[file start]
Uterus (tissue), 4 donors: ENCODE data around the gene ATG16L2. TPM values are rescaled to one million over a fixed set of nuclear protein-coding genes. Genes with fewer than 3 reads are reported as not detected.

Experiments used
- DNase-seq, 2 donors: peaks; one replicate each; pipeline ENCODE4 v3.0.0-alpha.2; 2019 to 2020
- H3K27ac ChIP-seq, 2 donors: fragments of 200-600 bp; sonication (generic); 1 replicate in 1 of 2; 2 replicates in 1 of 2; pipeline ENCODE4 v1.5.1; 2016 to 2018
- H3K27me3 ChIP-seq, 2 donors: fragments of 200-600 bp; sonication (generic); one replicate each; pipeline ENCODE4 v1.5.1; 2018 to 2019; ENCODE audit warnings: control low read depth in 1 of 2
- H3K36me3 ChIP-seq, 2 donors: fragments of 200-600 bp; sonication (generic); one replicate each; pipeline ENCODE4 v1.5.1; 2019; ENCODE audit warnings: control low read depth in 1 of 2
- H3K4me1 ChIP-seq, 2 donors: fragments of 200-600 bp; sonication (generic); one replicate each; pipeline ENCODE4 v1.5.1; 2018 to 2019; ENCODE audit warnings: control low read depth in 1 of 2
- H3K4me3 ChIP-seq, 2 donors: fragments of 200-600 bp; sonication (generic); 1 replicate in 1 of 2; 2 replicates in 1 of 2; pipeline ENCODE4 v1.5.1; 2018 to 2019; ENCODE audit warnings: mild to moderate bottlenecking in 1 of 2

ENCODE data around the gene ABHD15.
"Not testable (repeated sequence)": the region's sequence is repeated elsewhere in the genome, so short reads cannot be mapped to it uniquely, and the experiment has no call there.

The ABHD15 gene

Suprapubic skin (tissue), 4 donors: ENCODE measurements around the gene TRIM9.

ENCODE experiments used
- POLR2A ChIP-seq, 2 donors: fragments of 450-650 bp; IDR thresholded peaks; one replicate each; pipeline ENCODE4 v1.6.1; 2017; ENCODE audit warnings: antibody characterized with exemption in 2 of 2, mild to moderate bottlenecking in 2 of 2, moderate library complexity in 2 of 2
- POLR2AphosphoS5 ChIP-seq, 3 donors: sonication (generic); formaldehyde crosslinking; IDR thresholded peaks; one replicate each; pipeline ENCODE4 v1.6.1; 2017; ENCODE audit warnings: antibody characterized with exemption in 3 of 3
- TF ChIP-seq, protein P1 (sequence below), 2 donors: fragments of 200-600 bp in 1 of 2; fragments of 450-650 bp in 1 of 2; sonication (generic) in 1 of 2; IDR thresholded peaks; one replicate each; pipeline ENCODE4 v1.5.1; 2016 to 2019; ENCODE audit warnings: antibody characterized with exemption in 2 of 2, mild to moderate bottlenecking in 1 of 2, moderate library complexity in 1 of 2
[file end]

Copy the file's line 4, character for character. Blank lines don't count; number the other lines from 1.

- H3K27ac ChIP-seq, 2 donors: fragments of 200-600 bp; sonication (generic); 1 replicate in 1 of 2; 2 replicates in 1 of 2; pipeline ENCODE4 v1.5.1; 2016 to 2018